Why Buying Bright and Colorful Things Can Make You Happier
Do you feel a twinge of jealousy every time you see someone with colorful clothing, a creative mani, or a bold electronic device? Maybe you secretly lament that you chose another all-black thing or passed up a statement piece that gave you heart eyes. At the time, your decision might have seemed sensible, but a new study from USC Marshall shows that while consumers most often buy “safe” colors, people who purchase vibrant stuff like it more — and like it for a longer time, leading to increased overall happiness.
In the study, researchers divided products into two groups based on arousal or excitement. The first group of high-arousal products all featured bold hues and busy patterns; the second group of products, labeled as low-arousal, featured solid colors such as silver, beige, and black. Next, researchers conducted a number of tests to figure out how participants felt about each product before using it. Finally, each person was allowed to use the product repeatedly for a set amount of time.
What the researchers uncovered is fascinating: Participants wrongly guessed how much they’d like the bright and colorful products that were grouped into the high-arousal designs category. Even more, they underestimated how much satisfaction they’d get from using a high-arousal product more than once.
So why do we choose neutrals, time and time again? The research suggests that we may feel like our choices are safer, or simply more practical: “Consumers likely find motivation in selecting low-arousal designs, be it because it makes matching different designs easier (clothes), because these designs are less likely to go out of style over time (furniture), or because the designs are more versatile over time (household items).”
Lead researcher Dr. Eva Buechel is an expert in future feeling and forecasting satisfaction. According to her, the study’s findings are important for buyers, designers and marketer because encouraging different aesthetic choices — like buying “exciting” stuff — can scientifically help improve self-expression and satisfaction.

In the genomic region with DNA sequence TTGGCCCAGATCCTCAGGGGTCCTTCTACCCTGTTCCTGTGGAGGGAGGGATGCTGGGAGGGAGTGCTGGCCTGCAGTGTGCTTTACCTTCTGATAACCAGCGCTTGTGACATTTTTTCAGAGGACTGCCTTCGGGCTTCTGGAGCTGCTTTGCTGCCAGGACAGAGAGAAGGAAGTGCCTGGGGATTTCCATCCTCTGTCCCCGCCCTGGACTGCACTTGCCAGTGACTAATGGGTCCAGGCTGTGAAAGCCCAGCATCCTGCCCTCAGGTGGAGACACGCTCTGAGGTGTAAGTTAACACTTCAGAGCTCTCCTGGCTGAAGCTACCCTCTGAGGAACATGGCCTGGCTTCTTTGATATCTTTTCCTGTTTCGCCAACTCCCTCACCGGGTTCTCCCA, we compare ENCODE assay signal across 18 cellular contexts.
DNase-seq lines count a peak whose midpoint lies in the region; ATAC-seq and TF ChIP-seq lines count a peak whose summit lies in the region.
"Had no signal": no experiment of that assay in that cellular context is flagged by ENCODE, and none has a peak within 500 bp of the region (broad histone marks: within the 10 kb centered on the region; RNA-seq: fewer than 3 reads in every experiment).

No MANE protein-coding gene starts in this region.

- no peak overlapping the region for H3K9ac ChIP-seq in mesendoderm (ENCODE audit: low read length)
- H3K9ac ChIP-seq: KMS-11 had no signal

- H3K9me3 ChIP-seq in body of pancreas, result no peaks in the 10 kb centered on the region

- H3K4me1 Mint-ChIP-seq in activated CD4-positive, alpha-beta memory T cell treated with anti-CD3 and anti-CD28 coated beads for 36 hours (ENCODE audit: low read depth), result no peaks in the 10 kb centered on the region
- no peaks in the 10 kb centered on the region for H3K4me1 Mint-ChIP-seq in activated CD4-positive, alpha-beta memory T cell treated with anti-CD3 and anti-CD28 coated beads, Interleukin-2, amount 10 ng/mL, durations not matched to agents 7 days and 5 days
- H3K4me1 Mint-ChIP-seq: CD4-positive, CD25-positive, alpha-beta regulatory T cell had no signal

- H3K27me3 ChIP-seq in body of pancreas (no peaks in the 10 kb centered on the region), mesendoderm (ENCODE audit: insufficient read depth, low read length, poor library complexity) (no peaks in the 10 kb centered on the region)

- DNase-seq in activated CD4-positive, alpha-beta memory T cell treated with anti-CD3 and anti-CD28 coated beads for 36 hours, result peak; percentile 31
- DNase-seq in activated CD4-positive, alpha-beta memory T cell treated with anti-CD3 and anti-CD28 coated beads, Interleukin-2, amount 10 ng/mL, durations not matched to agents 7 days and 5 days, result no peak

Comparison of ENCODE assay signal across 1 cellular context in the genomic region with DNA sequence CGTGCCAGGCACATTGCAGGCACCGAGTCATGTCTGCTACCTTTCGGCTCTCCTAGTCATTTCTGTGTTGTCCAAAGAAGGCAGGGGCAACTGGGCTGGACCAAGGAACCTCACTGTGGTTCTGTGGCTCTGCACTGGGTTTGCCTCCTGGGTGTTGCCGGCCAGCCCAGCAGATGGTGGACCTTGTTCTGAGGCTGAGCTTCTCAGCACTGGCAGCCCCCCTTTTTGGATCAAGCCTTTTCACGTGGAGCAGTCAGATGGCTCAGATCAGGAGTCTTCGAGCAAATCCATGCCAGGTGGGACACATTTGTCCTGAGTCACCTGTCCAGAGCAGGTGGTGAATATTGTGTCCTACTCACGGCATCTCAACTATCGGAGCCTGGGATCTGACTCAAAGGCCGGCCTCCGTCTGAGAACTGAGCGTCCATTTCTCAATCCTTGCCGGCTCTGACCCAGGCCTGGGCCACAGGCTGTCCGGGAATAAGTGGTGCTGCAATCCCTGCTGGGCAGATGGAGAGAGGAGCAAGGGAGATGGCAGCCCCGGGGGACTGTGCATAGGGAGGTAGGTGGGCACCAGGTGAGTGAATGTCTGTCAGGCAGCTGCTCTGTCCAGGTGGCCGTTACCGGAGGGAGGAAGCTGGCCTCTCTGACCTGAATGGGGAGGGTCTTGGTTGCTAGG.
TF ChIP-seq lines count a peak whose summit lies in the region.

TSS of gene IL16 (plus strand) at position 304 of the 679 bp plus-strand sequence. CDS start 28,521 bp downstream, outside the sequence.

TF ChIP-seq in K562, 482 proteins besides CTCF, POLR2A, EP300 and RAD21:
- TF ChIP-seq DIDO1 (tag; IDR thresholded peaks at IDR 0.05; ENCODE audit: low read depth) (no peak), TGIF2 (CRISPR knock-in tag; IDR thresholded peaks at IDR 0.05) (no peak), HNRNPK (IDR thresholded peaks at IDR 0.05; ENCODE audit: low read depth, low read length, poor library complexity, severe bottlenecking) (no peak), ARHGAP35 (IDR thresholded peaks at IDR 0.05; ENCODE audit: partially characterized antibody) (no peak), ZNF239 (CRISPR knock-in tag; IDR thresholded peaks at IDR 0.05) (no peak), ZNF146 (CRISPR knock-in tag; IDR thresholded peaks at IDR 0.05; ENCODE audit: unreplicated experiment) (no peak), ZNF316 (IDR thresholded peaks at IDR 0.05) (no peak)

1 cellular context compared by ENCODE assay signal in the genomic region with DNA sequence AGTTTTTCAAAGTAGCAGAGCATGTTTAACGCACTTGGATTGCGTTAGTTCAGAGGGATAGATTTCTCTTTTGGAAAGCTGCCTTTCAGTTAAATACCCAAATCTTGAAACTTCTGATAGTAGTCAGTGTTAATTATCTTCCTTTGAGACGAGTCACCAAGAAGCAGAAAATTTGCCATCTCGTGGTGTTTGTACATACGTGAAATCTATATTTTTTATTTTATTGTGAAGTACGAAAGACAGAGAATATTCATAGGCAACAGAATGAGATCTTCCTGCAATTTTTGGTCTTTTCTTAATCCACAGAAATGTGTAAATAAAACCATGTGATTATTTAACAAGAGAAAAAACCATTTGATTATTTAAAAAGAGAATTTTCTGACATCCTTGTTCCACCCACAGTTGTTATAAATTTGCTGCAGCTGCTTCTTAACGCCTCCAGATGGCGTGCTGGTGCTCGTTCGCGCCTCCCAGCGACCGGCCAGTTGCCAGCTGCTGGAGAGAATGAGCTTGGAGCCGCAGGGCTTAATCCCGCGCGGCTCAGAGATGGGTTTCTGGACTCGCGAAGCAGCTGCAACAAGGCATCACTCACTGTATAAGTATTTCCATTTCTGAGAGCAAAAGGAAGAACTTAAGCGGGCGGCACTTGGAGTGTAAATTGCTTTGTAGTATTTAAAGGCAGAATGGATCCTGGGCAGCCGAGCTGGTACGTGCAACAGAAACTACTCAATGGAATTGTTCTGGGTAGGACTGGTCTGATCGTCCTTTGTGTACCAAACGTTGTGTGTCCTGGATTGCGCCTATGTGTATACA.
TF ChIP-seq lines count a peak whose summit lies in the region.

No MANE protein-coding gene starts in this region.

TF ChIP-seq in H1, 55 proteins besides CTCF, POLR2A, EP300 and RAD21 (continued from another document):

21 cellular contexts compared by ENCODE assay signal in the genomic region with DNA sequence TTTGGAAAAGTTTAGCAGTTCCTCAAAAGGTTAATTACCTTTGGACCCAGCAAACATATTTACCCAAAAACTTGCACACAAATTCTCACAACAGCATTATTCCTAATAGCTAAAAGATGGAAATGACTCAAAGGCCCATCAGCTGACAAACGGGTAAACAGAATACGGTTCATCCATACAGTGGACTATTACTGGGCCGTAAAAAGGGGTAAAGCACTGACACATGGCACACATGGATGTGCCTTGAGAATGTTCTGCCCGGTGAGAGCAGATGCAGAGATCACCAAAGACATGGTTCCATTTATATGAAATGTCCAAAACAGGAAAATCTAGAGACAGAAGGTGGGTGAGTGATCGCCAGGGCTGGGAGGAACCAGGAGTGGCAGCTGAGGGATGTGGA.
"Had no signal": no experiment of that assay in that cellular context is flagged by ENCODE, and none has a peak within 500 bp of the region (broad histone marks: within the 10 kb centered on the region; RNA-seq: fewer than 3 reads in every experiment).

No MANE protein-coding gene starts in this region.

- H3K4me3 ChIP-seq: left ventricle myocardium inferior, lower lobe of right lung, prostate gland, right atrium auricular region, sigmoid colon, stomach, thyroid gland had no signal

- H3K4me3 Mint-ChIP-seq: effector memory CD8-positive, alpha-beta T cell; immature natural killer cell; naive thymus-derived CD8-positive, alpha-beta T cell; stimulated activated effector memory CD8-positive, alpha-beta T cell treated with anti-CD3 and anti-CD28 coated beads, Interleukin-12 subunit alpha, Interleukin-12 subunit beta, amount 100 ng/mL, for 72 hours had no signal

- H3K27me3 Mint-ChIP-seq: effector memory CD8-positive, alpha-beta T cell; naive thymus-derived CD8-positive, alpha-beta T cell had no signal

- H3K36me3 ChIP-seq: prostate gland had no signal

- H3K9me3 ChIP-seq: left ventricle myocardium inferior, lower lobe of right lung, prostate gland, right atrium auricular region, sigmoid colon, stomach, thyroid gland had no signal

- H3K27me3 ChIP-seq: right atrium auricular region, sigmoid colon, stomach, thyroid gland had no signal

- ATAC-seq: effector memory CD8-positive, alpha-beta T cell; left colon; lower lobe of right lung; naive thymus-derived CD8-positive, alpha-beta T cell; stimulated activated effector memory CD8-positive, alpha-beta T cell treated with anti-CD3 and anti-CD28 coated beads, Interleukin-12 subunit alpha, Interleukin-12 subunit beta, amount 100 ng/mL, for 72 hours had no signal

Armed with this factual information, you don’t need to feel stuck when waffling between a bright dress or yet another classic choice. Living colorfully IS living happily. Dare to be bold and bright!
How do you shop? Tell us what kind of stuff you buy time and time again on Twitter @BritandCo!
(Photo via Getty)
Back in January, we introduced you to a feel-good cause to inspire your New Year's resolution: a walking challenge to help raise funds for the amazing cancer fighters at The Leukemia & Lymphoma Society. I took part in the challenge with the Brit + Co team and ended up walking 105+ miles in January — it was awesome.
This spring, there's a new challenge on the horizon, The Leukemia & Lymphoma Society's Big Climb. The ask: On May 15, 2021, you can step up to take cancer down by committing to climb 1,311 steps, walking 3.2 miles, or doing 440 chair step-ups at home as part of the Big Climb. If you need some motivation to bring movement back into your daily routine — look no further!
As always, it's free to sign up, but climbers are encouraged to set a fundraising goal to help beat cancer. We'll be organizing another Brit + Co team to step up, and I hope you'll join us too! Keep scrolling for a peek at where I'll be completing the challenge in my Los Angeles neighborhood around the hidden Silver Lake Stairs. Happy climbing!
Never underestimate the power of an accountability buddy! I asked my in-laws, my partner, and a few friends to join me so we can keep each other motivated and accountable in completing the challenge — virtual high-fives all around! Also, my dog Fox is a great climber, too.
An aesthetically pleasing backdrop is a huge motivator for me! I'm fortunate to have all sorts of painted steps around my neighborhood to keep the challenge interesting, but you can also keep cool inside with at-home chair step-ups.
Don't forget to share your progress on social — #BigClimb!
Feel free to break the challenge up if you need to by tackling half the distance in the AM and half at sunset. Here's me 1,311 steps later and ready for a break — but, think I earned this one!